Tucked away in a national forest, the natural stone bridge, dating from the dinosaurs, is estimated to be around 200 million years old.
Nestled in the secluded forest of the Bankhead National Park in Alabama, USA, is a "piece" of little-known history.
One of the stone bridges formed from the time of the dinosaurs , is also the longest natural stone bridge in the east of the Rocky Mountains, between the luxuriant canopy, dating back nearly 200 million years.
The majestic beauty of the natural stone bridge, formed from the time of the dinosaurs.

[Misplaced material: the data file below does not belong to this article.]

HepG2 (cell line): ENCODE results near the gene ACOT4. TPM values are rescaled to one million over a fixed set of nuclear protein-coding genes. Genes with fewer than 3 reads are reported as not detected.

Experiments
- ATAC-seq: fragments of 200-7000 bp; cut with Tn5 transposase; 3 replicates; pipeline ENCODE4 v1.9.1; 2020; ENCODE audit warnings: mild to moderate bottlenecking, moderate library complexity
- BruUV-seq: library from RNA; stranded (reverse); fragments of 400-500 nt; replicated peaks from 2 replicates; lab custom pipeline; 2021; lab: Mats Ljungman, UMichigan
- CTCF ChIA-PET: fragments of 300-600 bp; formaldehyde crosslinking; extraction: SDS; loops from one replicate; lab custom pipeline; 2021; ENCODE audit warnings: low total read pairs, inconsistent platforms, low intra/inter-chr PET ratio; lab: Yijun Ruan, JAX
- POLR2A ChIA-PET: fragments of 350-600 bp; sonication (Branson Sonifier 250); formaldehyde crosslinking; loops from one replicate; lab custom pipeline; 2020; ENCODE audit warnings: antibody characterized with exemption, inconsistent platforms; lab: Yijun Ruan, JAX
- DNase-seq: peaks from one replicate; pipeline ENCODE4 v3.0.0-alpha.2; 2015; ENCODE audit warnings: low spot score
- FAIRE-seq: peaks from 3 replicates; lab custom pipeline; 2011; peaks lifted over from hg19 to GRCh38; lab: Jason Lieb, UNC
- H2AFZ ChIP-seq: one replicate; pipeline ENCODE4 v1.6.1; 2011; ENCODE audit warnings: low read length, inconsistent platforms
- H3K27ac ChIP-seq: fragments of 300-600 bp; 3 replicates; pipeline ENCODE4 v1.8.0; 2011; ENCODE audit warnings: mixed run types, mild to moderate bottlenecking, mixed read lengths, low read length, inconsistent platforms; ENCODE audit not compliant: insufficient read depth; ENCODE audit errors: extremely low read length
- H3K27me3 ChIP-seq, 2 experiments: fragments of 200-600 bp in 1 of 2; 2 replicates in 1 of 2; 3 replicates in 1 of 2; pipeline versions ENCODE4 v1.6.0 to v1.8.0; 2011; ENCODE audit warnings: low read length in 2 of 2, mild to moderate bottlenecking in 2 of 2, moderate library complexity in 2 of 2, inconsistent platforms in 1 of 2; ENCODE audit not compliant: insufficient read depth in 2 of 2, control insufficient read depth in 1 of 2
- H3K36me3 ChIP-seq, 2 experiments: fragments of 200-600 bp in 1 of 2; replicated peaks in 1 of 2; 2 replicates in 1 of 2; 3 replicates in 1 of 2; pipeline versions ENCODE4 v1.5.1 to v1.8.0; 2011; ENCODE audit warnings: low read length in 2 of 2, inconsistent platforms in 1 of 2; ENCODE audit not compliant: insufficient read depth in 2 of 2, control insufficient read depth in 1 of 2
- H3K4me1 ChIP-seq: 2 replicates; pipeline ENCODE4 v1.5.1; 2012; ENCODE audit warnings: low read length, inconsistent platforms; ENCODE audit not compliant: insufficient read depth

If you are an adventurous person, try it here once to learn about the origin of this long bridge.
The bridge is about 45m long and 18m high, formed in the Triassic period. The sea has eroded the sandstone, creating the dome-shaped structure of rock and iron ore today.
Visitors can walk in the forest to admire the bridge from below, admire this magnificent structure and imagine what has passed through hundreds of millions of years of the building's history. After all, it has been around since dinosaurs ruled the land.
However, visitors absolutely must not step on the bridge for safety reasons. The bridge has no protective barriers, and cannot bear the weight of thousands of monthly visitors.